Hey folks, A lot has been going on in the garden since our last post! Here's a quick review of the past eleven months at the Wedge garden:
(Henry picking squash bugs.)
Last year was another epic battle against squash bugs and squash vine borers. We scouted and hand-picked our way through a more-or-less full season, but I couldn't help but feel like the bugs won in the end. This year we've got a full-scale plan for controlling them and making sure we have a steady squash supply.
We had a lot of bees! Especially towards the end of the summer, the bees were swarming in abundance on the flowering veggies, but also on our copious flowers and flowering herbs. They especially liked the sunflowers, as did the birds and squirrels.
Summer was pretty brutally hot, but when the weather got a little milder we had a surprise -- a new round of green and hot peppers.
We harvested these in November. All the tomatoes (besides the cherries) refused to set fruit all summer, but when fall came around they produced like crazy!
We continued to grow things like kale, onions, garlic, lettuces, spinach, cabbage, Brussels sprouts, etc. clear through the winter. But I don't think any of us anticipated that we would also have a nice smattering of brightly colored flowers in our front beds. Just in time for Christmas. :-)
The cabbage did a great job keeping the front end of the garden looking somewhat respectable throughout the winter, when all the flowers had started to die back. The thing we're learning about crops like cabbage, onions, garlic, broccoli, Brussels sprouts, etc. is that they take FOREVER to grow. We're still waiting on the first head of cabbage to finish firming up, and at this rate it looks like it'll be made into coleslaw for a 4th of July cookout.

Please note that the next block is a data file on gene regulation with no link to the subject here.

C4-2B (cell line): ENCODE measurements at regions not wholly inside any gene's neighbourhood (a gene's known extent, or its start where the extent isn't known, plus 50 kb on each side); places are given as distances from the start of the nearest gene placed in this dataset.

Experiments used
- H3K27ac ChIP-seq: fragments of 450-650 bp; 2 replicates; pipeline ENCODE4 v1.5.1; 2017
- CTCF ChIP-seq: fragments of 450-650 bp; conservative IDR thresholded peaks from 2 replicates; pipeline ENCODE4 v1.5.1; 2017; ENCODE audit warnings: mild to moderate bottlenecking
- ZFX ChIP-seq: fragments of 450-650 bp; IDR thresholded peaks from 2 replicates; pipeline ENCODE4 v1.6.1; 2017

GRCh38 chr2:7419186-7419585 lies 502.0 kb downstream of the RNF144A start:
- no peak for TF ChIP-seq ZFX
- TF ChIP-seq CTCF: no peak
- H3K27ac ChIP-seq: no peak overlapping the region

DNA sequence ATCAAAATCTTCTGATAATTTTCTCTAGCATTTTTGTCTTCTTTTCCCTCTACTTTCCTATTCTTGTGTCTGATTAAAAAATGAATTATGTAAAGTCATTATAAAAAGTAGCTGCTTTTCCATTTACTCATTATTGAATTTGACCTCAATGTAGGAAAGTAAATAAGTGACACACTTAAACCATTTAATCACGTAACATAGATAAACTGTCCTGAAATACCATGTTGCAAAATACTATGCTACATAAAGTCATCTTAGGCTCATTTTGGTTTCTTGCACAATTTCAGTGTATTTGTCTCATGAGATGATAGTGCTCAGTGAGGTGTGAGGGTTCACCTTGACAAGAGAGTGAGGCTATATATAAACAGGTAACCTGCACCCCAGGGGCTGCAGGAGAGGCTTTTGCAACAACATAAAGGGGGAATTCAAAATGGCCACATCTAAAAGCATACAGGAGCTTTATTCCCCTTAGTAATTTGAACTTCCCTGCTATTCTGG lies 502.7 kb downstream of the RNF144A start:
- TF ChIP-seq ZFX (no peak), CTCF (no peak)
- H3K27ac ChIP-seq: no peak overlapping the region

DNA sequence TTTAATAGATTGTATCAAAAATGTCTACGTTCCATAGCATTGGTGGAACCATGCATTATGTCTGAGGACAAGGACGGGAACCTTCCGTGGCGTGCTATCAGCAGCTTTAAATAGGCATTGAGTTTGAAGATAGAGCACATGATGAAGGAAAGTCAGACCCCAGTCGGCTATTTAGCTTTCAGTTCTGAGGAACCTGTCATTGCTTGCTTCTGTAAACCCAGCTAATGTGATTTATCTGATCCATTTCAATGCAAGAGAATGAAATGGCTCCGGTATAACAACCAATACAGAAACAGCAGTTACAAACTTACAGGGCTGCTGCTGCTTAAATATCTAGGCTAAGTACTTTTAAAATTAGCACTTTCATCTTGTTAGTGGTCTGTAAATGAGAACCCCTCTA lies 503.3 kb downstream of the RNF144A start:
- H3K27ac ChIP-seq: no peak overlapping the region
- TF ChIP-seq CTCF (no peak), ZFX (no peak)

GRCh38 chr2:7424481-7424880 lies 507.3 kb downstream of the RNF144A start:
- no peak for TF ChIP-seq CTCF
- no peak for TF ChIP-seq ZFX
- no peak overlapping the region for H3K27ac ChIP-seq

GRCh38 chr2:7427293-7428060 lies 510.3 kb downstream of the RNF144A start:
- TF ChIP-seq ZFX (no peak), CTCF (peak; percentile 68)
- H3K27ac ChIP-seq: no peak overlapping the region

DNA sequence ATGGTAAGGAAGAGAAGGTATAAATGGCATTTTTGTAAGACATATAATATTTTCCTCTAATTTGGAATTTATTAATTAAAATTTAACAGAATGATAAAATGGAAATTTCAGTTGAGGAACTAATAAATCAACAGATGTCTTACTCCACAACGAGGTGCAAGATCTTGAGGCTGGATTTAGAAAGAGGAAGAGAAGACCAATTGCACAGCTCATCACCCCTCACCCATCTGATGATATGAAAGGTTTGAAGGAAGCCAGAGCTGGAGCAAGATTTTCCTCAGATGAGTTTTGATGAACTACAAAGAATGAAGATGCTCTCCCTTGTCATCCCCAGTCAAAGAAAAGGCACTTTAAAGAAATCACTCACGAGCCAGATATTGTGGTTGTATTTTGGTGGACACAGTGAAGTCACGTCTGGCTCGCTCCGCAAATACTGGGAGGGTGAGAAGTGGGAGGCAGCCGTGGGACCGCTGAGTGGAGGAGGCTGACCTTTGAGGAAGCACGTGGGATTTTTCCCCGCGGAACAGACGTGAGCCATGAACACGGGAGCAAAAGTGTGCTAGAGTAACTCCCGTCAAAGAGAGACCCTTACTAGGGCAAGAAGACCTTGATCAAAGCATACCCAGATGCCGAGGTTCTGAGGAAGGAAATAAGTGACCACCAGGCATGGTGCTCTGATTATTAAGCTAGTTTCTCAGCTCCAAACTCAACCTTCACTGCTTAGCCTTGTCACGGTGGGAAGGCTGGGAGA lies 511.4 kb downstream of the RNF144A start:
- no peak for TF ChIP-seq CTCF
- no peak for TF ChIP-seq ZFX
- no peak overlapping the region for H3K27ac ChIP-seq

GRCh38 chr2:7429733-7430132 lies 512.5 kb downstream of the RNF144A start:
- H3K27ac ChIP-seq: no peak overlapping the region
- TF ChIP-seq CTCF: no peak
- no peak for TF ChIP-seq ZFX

Due to the very mild winter, our lettuces just kept thriving all the way through. This is what they looked like at their peak in February. All that hot weather in March caused a lot of the non-heirlooms to bolt and go to seed, but many of the heirloom varieties are just now starting to look like they're finished. Guess there really is something to the notion that heirloom varieties are better...
Something that's been very different this year is the huge increase in the numbers of pollinators and predatory beneficial insects (read: good bugs) we're seeing around the garden! So far this year we've seen a ton of tachinid flies, a dragonfly, a mosquito hawk, a preying mantis and a whole lot of lady bugs and their babies!
Today we pulled the rest of the carrots we planted in the fall. We also harvested the overwintered kale and what was left of the Brussels sprouts and donated that stuff to the Interfaith Food Shuttle. This year we're participating in the Plant a Row for the Hungry program through Logan's Trading Company, which has already been a great partnership for us. So far we've donated a nice little pile of produce, and we're just getting started!
That's it for now, but I promise we'll post again soon. Happy spring, y'all!